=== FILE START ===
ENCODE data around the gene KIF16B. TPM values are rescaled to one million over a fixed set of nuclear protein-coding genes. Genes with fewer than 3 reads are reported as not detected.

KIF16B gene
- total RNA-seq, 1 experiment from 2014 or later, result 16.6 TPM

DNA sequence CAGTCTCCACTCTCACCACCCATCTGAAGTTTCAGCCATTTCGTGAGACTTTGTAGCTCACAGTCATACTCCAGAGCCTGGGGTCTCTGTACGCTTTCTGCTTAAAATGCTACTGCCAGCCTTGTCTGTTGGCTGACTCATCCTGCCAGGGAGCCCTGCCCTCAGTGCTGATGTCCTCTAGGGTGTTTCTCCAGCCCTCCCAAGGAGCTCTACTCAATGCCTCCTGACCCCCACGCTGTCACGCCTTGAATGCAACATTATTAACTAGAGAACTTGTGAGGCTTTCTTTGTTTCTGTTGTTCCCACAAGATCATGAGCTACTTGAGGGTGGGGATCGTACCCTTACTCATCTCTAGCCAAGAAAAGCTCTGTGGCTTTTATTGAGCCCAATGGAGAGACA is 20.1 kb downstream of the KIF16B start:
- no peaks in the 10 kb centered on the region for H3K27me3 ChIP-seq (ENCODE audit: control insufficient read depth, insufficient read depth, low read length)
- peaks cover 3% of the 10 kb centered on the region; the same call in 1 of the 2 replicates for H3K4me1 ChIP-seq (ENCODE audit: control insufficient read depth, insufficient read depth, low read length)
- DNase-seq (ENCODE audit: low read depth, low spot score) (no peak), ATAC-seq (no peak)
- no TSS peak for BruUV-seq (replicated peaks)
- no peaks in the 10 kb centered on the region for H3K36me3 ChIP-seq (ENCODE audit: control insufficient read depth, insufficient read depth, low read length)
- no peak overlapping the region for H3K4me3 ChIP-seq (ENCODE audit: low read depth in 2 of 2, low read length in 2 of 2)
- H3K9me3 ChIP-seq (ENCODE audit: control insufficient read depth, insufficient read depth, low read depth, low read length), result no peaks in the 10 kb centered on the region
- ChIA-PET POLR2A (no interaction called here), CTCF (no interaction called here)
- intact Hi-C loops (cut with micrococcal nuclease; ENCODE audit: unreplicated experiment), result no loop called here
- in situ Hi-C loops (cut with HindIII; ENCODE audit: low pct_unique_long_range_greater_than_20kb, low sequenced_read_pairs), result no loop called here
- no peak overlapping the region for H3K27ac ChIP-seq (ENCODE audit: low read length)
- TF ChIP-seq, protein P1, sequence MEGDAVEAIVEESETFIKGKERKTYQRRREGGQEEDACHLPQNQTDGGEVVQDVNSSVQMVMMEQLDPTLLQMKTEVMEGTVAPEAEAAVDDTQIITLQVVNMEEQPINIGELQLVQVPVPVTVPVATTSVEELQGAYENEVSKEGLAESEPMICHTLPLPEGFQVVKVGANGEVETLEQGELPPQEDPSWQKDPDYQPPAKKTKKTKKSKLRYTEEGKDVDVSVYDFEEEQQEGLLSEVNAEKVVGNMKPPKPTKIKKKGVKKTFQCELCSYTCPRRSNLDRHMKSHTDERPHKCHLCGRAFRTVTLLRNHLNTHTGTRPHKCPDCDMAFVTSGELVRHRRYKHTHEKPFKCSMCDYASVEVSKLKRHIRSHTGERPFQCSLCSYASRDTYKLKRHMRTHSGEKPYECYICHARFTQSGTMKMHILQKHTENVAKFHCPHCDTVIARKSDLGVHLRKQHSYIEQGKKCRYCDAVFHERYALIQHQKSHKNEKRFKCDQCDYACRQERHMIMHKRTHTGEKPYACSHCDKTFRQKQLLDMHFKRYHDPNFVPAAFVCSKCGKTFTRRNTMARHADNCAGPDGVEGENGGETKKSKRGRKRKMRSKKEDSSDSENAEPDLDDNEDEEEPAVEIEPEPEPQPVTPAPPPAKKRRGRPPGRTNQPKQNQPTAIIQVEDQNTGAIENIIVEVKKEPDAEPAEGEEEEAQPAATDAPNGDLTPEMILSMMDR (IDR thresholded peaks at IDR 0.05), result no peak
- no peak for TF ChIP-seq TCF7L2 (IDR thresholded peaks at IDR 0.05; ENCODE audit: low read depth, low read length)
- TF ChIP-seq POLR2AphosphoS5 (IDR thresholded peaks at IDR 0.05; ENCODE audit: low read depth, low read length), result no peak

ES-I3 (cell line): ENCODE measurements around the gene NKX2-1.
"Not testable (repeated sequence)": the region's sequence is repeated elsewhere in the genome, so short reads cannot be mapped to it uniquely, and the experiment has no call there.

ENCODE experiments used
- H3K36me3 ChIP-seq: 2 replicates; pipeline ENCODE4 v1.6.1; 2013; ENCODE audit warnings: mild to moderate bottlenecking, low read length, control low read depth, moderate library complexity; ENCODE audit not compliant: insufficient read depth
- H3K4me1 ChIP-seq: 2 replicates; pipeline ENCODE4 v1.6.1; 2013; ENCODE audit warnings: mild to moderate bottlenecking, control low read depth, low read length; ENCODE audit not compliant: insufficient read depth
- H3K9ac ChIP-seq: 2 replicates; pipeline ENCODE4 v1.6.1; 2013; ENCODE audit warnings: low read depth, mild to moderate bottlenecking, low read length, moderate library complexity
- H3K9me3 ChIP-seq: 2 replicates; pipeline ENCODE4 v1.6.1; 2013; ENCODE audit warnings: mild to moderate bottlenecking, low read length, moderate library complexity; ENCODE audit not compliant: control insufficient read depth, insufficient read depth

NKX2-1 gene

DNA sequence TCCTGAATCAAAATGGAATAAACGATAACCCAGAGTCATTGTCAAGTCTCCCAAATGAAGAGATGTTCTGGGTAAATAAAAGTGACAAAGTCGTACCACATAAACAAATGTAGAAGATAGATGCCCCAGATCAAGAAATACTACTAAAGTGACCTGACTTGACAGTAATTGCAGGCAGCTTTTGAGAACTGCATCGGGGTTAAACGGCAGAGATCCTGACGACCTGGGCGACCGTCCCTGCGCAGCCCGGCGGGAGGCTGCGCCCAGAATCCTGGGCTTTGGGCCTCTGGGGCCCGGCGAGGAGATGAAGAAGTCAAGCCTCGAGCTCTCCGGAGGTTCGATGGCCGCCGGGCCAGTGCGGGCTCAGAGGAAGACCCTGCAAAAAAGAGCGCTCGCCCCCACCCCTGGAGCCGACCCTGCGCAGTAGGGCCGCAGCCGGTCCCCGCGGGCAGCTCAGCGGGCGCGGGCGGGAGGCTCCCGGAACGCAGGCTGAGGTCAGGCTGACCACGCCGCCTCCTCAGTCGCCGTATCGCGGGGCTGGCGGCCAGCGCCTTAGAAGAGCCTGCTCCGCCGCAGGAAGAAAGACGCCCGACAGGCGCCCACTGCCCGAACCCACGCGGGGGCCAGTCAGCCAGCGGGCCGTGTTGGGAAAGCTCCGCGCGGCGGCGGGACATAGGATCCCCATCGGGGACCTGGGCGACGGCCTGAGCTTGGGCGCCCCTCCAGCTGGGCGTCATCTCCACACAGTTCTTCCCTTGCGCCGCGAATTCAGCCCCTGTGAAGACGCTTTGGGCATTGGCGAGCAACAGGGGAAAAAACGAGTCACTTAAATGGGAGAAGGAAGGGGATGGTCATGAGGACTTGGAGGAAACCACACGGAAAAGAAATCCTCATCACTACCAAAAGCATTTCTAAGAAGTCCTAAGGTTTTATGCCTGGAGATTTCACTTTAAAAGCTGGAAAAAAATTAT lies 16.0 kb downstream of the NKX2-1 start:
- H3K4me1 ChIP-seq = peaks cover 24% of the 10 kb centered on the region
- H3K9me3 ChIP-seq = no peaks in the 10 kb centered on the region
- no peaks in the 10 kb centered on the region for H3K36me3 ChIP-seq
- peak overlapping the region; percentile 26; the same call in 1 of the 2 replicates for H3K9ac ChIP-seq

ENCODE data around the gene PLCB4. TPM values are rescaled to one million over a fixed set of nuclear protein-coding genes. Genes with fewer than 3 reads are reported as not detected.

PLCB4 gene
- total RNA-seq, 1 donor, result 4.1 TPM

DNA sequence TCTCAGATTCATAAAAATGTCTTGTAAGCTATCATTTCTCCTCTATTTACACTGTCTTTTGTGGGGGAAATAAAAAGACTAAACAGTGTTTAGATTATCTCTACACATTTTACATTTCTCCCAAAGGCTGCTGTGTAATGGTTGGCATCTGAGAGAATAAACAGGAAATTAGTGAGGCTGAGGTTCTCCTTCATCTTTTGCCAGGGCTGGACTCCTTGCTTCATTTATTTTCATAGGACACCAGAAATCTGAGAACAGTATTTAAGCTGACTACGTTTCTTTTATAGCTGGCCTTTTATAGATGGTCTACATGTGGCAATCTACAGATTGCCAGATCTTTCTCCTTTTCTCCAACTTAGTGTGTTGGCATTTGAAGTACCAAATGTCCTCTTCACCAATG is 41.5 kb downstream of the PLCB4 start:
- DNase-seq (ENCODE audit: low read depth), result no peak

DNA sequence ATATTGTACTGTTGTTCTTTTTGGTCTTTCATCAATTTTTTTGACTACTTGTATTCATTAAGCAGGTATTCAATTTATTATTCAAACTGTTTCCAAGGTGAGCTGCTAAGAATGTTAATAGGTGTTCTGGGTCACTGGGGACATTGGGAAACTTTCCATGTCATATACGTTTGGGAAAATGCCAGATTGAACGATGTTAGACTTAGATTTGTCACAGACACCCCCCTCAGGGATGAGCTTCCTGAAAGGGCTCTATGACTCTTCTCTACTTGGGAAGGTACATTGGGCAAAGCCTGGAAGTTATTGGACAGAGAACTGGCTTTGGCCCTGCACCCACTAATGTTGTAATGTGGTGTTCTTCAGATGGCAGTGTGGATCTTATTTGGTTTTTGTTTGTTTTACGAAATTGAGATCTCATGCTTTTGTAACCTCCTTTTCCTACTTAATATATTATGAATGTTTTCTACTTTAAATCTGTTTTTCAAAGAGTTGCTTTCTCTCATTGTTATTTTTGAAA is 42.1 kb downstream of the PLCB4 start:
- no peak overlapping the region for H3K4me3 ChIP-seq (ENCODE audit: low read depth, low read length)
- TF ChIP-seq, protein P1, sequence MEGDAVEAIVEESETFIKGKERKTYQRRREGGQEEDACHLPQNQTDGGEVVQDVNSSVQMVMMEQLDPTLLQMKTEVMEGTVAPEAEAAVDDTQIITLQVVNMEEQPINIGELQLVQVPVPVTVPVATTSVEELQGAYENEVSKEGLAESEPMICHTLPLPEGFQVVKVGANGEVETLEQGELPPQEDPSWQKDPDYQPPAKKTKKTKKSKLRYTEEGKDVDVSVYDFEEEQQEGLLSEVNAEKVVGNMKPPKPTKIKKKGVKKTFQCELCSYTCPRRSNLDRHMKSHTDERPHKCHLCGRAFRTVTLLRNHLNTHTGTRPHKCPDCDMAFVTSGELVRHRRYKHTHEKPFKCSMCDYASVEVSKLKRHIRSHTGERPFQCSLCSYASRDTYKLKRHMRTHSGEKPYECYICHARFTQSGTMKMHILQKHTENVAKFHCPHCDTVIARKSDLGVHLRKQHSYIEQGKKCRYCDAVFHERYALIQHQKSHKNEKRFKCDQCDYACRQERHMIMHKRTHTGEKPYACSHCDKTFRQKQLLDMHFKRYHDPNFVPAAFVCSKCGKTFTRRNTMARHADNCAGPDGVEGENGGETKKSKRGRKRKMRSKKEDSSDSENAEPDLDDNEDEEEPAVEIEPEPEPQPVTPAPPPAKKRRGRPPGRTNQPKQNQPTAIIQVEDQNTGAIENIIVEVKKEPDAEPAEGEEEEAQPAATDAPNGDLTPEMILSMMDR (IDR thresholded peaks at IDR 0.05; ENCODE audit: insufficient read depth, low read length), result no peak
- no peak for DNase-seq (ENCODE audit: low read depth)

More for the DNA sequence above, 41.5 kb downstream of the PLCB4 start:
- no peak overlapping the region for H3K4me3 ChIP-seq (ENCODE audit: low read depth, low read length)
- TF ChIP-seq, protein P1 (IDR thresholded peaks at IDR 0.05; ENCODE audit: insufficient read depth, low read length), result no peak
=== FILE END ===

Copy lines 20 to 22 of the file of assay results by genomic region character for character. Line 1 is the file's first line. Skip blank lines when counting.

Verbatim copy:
"Not testable (repeated sequence)": the region's sequence is repeated elsewhere in the genome, so short reads cannot be mapped to it uniquely, and the experiment has no call there.

ENCODE experiments used
- H3K36me3 ChIP-seq: 2 replicates; pipeline ENCODE4 v1.6.1; 2013; ENCODE audit warnings: mild to moderate bottlenecking, low read length, control low read depth, moderate library complexity; ENCODE audit not compliant: insufficient read depth